This chapter compares the path of karm sanyās (renunciation of actions) with the path of karm yog (work in devotion). Shree Krishna explains that both lead to the same goal, and we can choose either of them. However, renunciation of actions cannot be done perfectly until the mind is sufficiently pure, and the purification of the mind is achieved by work in devotion. Hence, karm yog is the appropriate option for the majority of humankind. Karm yogis do their worldly duties with purified intellect, abandoning attachment to the fruits of their works, and dedicating them to God. Thus, they remain unaffected by sin, just as a lotus leaf remains untouched by the water on which it floats. With the light of knowledge, they realize the body to be like a city of nine gates within which the soul resides. Thus, they neither consider themselves as the doers nor the enjoyers of their actions. They are endowed with equality of vision and see a Brahmin, a cow, an elephant, a dog, and a dog-eater equally. Such truly learned people develop the flawless qualities of God and become seated in the Absolute Truth. Worldly people strive to relish the pleasures that arise from the sense objects, without realizing that they are verily the source of misery. But the karm yogis do not delight in them; instead they relish the bliss of God within.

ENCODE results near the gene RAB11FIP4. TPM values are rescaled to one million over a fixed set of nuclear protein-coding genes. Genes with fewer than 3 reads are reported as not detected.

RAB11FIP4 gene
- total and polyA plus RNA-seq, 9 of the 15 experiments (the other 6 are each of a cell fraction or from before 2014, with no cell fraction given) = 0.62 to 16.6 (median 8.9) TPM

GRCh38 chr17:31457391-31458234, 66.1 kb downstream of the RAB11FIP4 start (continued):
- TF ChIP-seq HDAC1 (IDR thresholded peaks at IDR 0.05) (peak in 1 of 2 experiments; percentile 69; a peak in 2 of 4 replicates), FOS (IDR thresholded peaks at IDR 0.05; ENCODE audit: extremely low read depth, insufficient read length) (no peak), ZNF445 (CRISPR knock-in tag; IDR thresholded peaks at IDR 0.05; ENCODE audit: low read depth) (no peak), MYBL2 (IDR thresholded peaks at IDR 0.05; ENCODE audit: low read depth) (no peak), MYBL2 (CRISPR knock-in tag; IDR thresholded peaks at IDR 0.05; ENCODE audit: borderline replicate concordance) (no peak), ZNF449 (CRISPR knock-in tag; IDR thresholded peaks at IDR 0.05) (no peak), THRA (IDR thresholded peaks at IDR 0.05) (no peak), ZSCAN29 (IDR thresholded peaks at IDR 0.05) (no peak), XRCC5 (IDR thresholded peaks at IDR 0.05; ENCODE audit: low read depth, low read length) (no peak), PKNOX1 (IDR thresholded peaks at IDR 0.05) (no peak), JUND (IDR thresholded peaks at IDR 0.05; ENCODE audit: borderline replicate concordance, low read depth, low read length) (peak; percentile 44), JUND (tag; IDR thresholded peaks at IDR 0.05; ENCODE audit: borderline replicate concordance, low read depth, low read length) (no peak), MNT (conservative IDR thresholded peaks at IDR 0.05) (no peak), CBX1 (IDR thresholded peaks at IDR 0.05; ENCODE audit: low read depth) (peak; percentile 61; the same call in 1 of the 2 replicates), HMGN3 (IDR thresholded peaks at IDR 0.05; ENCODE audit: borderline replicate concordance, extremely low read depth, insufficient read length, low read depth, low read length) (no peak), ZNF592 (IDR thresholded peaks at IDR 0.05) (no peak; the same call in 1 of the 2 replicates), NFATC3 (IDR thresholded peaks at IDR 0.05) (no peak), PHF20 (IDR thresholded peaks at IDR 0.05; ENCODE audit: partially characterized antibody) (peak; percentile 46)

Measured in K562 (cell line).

The chapter then goes on to describe the path of renunciation. The karm sanyasis perform austerities to control their senses, mind, and intellect. They shut out all thoughts of external
To the soul who is aspiring for perfection in Yog, work without attachment is said to be the means; to the sage who is already elevated in Yog, tranquility in meditation is said to be the means.Of all yogis, those whose minds are always absorbed in me, and who engage in devotion to me with great faith, them I consider to be the highest of all.